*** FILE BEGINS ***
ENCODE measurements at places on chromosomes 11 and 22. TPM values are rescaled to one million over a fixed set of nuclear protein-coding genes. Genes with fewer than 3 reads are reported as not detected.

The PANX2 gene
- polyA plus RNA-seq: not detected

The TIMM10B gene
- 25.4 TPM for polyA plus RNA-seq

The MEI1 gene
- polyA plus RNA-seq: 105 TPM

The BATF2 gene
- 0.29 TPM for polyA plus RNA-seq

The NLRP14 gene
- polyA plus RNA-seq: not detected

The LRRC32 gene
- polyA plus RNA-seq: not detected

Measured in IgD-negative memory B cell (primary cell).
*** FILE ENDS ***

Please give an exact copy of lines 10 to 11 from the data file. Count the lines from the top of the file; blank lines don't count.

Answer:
The NLRP14 gene
- polyA plus RNA-seq: not detected